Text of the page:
Missouri Highway Patrol Reports Increase in Fatal Car Accidents in 2012

March 8, 2012,

PIC1077690099.jpgOur Springfield car accident lawyers were troubled to see the Missouri Highway Patrol's news release on March 7. The headline reads "Missouri Traffic Deaths on the Rise After Six Year Drop." According to the release, the Patrol is reporting a sharp increase in auto accident fatalities in early 2012: "When comparing early last year to the same time period this year, as of the date of this release, Missouri has experienced an increase of 29 traffic crash traffic crash fatalities." All Missouri drivers would do well to take note of the Patrol's findings, as many of these fatal accidents share common characteristics.

• Of Missouri auto fatality victims in 2012, 2/3 were not wearing seat belts.

• In recent fatal crashes, a "common theme of the contributing circumstances" is lane departure. Many of these accidents involved drivers who ran off the right side of the road, often overcorrecting in response; or drivers who crossed the center line and collided with other vehicles head-on.

It's difficult to identify a single causal factor for the increase. According to stltoday.com, Captain Tim Hull declined to single out texting and driving as the sole culprit: "It's a lot of things that take their mind off that full-time job of driving," Hull said.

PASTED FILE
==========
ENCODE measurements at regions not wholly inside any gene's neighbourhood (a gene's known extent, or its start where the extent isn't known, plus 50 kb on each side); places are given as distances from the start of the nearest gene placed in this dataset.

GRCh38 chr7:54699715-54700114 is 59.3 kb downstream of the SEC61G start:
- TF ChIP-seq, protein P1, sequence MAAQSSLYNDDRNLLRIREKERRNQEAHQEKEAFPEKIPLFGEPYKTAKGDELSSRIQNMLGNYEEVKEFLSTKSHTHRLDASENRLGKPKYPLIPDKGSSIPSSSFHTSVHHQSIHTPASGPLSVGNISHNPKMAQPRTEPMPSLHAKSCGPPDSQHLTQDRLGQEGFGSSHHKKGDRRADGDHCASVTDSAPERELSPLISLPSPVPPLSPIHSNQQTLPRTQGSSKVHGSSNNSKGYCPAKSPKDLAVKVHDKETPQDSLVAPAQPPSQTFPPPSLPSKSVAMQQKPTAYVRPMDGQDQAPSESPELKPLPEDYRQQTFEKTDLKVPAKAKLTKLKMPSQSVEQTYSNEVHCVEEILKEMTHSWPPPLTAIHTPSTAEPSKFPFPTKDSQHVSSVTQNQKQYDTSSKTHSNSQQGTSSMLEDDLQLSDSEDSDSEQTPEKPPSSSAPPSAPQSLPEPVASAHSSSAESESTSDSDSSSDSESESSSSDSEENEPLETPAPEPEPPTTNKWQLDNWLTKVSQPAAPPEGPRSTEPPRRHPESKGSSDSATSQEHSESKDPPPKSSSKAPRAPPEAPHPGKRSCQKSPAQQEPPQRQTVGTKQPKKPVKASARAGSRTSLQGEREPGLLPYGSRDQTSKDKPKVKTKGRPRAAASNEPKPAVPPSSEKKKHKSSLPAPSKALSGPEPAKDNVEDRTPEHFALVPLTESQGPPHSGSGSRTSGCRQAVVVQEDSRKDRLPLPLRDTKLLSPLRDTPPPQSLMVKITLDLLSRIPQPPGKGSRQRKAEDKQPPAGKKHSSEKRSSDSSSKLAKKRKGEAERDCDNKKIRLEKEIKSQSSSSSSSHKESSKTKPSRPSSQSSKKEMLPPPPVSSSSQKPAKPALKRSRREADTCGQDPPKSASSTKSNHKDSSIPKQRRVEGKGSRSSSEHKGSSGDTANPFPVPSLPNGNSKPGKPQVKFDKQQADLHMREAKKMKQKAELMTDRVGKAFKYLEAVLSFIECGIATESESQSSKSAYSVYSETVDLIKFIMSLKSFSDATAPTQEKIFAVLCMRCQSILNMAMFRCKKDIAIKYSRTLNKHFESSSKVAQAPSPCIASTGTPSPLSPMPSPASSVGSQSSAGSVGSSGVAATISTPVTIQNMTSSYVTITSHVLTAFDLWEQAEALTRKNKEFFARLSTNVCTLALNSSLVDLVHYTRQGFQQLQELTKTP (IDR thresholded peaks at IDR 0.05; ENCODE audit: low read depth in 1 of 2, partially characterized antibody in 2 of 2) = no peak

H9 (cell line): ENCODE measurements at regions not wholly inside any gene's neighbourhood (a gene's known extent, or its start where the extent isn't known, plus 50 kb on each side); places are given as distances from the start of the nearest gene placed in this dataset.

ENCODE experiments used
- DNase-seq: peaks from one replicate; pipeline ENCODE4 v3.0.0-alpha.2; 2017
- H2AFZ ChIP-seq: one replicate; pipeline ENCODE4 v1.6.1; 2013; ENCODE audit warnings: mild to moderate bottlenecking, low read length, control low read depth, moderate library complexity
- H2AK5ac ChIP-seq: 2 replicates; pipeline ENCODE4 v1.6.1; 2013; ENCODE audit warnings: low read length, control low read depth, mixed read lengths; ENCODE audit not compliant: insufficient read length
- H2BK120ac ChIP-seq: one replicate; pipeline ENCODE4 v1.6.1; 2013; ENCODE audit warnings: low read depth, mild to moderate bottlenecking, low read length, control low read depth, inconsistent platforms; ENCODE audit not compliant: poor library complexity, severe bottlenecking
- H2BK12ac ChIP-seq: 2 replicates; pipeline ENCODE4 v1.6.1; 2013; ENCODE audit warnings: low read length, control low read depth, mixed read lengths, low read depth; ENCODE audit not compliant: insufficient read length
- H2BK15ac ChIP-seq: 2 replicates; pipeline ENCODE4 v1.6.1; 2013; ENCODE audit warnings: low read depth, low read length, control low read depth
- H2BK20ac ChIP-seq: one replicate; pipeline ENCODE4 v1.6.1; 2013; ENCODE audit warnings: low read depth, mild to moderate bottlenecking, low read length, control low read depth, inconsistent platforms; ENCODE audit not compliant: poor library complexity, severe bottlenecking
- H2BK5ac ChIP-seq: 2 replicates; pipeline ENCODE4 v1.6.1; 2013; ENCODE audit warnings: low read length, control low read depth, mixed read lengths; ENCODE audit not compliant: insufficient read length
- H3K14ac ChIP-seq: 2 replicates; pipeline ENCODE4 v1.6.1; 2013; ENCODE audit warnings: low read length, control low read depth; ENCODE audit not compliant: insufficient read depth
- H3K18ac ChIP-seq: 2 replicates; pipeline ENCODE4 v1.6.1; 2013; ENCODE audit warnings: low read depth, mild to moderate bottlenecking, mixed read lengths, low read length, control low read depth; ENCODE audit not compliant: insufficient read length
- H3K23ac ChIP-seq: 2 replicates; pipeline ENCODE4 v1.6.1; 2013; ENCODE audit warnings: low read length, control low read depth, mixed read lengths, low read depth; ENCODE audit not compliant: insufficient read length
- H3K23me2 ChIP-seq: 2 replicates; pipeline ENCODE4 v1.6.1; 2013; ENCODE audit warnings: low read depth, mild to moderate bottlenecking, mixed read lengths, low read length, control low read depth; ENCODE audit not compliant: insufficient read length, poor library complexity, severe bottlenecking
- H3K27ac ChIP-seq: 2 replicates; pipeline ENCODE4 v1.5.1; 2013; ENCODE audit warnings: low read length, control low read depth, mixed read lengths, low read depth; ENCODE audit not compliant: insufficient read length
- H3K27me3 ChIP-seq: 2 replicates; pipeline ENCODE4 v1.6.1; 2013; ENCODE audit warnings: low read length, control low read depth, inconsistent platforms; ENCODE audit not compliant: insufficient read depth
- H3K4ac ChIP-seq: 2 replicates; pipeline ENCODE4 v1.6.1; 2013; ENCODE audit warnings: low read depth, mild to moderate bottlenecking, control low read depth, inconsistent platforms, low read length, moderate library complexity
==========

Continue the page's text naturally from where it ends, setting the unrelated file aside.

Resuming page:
This point is an important one. By now, most people know that texting and driving is dangerous, and that it has caused numerous fatal accidents (although many of those same people still admit to doing it anyway). However, it's a misconception that the "distracted driving" label is all about texting. A distracted driver is any driver whose focus is divided between driving and another task. Distracted drivers might be talking on handheld or hands-free cell phones. They might be eating lunch, or putting on lipstick, or flipping through iPod playlists. Or they might be texting. The crux of the matter is this: when your focus is divided, you are much more likely to cause an accident.

707642_police_motorcycle.jpgThe Highway Patrol's news release provides a specific, crucial reminder: Missouri law requires drivers to "exercise the highest degree of care." In other words, motorists must take all possible actions to avoid causing harm to other drivers and their property.

In response to numerous recent run-off-road crashes, the Patrol offers the following advice:

• If you find that you have drifted off the roadway, stay calm: many drivers instinctively respond by jerking the wheel sharply and/or slamming on their brakes. This overcorrecting is the catalyst for many Missouri accidents.

• Instead of responding suddenly and sharply, grasp the wheel firmly, and gently ease off the gas pedal.

• Turn the wheel 1/8 to the left, until you feel your vehicle back on the payment; then turn the wheel 1/4 to the right.

Colonel Ron Replogle, superintendent of the Missouri Highway Patrol, offers this final advice: "Please give your full attention to driving. Drive according to the traffic laws of this state, and remember that seat belts can and do save lives. Please buckle up." It sounds simple, but it's absolutely vital. In order to reverse this disturbing trend of fatal accidents, Missourians must work together, actively deciding to make roadway safety a top priority.

The auto accident lawyers at Aaron Sachs and Associates represent injury victims in Springfield, Joplin, Cape Girardeau, Columbia, Kansas City and the surrounding areas. To schedule a free initial consultation, call 1-888-777-AUTO, or visit our website.

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